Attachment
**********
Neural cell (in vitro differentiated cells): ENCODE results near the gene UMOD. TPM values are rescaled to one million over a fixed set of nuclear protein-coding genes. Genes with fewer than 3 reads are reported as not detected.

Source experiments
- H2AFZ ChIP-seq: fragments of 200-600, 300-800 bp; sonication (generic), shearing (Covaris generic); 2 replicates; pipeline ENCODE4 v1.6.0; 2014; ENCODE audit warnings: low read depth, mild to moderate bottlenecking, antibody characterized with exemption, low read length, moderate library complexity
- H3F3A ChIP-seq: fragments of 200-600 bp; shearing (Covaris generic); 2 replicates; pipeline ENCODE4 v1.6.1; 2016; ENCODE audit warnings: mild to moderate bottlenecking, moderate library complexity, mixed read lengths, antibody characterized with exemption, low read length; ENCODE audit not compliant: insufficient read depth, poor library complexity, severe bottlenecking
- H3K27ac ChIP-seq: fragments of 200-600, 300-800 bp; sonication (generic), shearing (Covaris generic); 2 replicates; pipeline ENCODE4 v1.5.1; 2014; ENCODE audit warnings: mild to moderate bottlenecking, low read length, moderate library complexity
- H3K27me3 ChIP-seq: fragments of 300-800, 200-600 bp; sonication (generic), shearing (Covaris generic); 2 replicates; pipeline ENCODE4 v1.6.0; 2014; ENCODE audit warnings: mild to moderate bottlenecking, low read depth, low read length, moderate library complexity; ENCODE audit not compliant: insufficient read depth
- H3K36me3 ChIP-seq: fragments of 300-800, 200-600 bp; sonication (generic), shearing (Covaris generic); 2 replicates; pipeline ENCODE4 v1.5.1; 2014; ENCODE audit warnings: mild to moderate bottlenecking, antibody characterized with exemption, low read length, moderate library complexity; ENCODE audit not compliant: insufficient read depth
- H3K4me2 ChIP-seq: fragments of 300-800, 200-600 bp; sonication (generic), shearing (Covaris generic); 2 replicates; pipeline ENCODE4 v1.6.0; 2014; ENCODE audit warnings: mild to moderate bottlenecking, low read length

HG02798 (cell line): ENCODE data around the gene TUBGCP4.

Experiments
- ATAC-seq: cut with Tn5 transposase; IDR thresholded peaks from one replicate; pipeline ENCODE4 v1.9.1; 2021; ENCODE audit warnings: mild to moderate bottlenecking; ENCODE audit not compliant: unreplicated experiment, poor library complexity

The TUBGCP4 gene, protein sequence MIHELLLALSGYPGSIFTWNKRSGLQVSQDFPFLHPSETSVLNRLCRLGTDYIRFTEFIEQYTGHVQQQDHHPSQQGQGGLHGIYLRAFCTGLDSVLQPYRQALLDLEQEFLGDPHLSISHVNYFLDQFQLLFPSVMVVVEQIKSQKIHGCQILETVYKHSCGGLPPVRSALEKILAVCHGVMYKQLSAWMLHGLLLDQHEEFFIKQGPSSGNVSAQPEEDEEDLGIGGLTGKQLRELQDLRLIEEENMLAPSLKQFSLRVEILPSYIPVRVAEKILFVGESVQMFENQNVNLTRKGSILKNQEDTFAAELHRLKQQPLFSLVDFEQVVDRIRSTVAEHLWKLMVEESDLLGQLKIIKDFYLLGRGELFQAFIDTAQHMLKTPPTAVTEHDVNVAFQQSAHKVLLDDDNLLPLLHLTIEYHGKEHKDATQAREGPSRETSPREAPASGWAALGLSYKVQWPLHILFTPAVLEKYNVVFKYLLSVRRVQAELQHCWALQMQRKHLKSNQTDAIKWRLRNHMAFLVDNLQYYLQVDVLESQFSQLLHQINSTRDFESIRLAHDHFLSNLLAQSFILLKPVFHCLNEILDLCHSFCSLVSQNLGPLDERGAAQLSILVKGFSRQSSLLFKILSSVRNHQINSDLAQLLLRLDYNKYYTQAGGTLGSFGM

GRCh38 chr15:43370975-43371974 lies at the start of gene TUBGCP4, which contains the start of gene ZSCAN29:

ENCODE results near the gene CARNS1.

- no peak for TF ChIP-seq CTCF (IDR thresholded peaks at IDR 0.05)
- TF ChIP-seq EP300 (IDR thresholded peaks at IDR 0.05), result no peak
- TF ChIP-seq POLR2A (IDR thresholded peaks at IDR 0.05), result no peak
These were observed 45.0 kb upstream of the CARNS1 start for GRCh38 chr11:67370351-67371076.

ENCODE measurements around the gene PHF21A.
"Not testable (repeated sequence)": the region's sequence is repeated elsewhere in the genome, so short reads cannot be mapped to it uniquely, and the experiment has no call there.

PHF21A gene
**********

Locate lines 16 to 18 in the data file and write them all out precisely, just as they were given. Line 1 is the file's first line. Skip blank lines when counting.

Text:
- TF ChIP-seq EP300 (IDR thresholded peaks at IDR 0.05), result no peak
- TF ChIP-seq POLR2A (IDR thresholded peaks at IDR 0.05), result no peak
These were observed 45.0 kb upstream of the CARNS1 start for GRCh38 chr11:67370351-67371076.